11/10/15 EPA Recklessness
Design plan. Check.
Obtain state permit. Check.
Consult state engineers. Check.
Excavate dirt. Check.
Fill with fresh water. Check.
Allow state inspections. Check.
Hello. Iâ€™m Mark Hyman.
Wyoming farmer Andy Johnson followed a checklist much like that one when he built a stock pond on his farm. To provide a clean source of fresh water for his livestock. An intermittent 8-inch deep creek â€“ exempt from the Clean Water Act [under Rapanos v. United States] — provided fresh water. [Six-Mile Creek terminates one-third of a mile away in a manmade canal from which the water is used for farm irrigation. The nearest navigable waterway that falls under EPA jurisdiction is nearly 100 miles away.]
Independent lab tests show water leaving the pond is three times cleaner than water entering it. Improving downstream water quality.
Because it created a wetlands where one didnâ€™t previously exist, Johnson stocked it with fish and waterfowl. A remarkable environmental accomplishment.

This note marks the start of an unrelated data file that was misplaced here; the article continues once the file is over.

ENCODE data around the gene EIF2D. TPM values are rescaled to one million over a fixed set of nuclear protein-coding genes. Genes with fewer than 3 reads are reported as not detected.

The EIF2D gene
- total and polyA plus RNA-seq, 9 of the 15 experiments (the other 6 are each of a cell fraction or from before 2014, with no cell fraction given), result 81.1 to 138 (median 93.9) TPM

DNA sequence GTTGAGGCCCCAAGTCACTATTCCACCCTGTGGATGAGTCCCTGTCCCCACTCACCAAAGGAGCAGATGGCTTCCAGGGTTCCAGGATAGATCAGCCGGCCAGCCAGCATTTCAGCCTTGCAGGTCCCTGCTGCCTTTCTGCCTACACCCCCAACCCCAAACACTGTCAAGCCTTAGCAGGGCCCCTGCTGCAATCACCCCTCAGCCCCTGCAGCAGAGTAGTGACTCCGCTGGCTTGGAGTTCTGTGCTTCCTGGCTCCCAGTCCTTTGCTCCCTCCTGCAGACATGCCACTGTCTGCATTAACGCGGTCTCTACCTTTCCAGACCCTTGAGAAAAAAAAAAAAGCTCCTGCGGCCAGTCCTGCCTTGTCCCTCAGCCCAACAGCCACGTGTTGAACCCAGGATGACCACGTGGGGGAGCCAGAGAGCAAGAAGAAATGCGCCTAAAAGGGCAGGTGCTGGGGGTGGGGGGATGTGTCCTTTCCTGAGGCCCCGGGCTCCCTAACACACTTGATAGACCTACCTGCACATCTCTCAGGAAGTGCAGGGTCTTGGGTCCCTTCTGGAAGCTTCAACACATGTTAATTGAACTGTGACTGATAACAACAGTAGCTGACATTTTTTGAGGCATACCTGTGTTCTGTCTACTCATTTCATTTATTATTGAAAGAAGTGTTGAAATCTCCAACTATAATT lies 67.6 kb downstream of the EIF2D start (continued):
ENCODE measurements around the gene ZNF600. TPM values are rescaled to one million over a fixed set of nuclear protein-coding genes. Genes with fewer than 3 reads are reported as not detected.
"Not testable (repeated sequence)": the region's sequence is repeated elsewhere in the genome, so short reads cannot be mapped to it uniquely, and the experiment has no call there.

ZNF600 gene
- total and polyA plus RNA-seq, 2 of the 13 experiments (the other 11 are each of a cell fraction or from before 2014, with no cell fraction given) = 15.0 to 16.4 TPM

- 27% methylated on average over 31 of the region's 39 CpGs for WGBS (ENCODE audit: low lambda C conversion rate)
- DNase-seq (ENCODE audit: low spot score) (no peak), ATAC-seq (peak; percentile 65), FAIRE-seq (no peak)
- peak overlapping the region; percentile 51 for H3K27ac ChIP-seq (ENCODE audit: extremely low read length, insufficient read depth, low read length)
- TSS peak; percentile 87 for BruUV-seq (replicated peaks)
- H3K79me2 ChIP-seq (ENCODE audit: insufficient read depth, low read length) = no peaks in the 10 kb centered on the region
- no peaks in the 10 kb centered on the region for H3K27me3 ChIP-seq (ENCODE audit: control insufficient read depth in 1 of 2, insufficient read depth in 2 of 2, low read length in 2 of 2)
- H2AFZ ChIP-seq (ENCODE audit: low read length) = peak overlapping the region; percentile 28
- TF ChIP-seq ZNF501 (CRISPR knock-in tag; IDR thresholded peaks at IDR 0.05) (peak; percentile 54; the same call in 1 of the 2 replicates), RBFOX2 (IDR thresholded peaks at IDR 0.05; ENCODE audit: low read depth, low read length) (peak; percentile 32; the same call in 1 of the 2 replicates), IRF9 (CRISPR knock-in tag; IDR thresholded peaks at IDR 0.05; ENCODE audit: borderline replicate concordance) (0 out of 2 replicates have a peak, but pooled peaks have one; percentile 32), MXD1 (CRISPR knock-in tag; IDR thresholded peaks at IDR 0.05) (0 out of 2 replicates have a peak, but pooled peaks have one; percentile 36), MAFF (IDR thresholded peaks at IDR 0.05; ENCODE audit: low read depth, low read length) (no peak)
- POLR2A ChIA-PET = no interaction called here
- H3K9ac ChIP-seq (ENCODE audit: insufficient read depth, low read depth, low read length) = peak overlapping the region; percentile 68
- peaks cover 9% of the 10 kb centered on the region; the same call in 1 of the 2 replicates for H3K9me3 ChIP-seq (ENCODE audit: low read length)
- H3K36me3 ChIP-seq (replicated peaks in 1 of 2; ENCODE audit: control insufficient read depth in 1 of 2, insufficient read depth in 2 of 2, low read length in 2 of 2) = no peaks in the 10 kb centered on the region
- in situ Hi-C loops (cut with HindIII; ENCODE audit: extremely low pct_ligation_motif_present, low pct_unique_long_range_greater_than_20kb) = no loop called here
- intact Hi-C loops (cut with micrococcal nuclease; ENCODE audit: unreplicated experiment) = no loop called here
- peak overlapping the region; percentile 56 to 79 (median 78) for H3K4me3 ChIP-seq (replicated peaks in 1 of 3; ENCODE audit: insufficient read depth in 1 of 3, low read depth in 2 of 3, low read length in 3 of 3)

But the Environmental Protection Agency claimed he violated the Clean Water Act. It didnâ€™t matter that stock ponds are exempt from the law and the stream wasnâ€™t under the EPAâ€™s jurisdiction. Fill it in, they ordered. When he didnâ€™t, they fined him $37,500. Per day. Johnson currently owes more than $20 million.
The EPA is out-of-control. It doesnâ€™t employ farmers. Outdoorsmen. Or people who know the real-world environment. Itâ€™s full of Washington lawyers, bureaucrats and environmental extremists. Who ignore the law. And make it up as they go.
[Here is more on the foolishness of the EPA.]
They can crush virtually anyone with illegal orders and ruinously expensive fines. Most people are forced to surrender.
Andy Johnson is fighting back. Heâ€™s suing the EPA.